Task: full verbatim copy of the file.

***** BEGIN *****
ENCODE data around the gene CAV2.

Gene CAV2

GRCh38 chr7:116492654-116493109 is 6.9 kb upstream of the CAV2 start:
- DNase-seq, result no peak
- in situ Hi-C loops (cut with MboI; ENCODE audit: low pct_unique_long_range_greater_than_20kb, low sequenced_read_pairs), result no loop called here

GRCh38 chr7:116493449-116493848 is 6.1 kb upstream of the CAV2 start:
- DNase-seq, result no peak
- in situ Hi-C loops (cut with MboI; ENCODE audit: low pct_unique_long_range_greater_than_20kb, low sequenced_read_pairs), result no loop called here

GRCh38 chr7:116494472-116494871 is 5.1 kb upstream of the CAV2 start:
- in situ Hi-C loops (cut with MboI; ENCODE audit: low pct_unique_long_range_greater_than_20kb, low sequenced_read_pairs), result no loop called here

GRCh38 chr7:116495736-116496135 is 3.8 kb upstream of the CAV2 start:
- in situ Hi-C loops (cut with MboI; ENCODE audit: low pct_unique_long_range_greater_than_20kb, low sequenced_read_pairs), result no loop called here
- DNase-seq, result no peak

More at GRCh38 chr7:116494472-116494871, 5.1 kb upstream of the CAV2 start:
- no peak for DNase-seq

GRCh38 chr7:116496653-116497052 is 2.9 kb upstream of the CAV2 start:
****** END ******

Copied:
ENCODE data around the gene CAV2.

Gene CAV2

GRCh38 chr7:116492654-116493109 is 6.9 kb upstream of the CAV2 start:
- DNase-seq, result no peak
- in situ Hi-C loops (cut with MboI; ENCODE audit: low pct_unique_long_range_greater_than_20kb, low sequenced_read_pairs), result no loop called here

GRCh38 chr7:116493449-116493848 is 6.1 kb upstream of the CAV2 start:
- DNase-seq, result no peak
- in situ Hi-C loops (cut with MboI; ENCODE audit: low pct_unique_long_range_greater_than_20kb, low sequenced_read_pairs), result no loop called here

GRCh38 chr7:116494472-116494871 is 5.1 kb upstream of the CAV2 start:
- in situ Hi-C loops (cut with MboI; ENCODE audit: low pct_unique_long_range_greater_than_20kb, low sequenced_read_pairs), result no loop called here

GRCh38 chr7:116495736-116496135 is 3.8 kb upstream of the CAV2 start:
- in situ Hi-C loops (cut with MboI; ENCODE audit: low pct_unique_long_range_greater_than_20kb, low sequenced_read_pairs), result no loop called here
- DNase-seq, result no peak

More at GRCh38 chr7:116494472-116494871, 5.1 kb upstream of the CAV2 start:
- no peak for DNase-seq

GRCh38 chr7:116496653-116497052 is 2.9 kb upstream of the CAV2 start: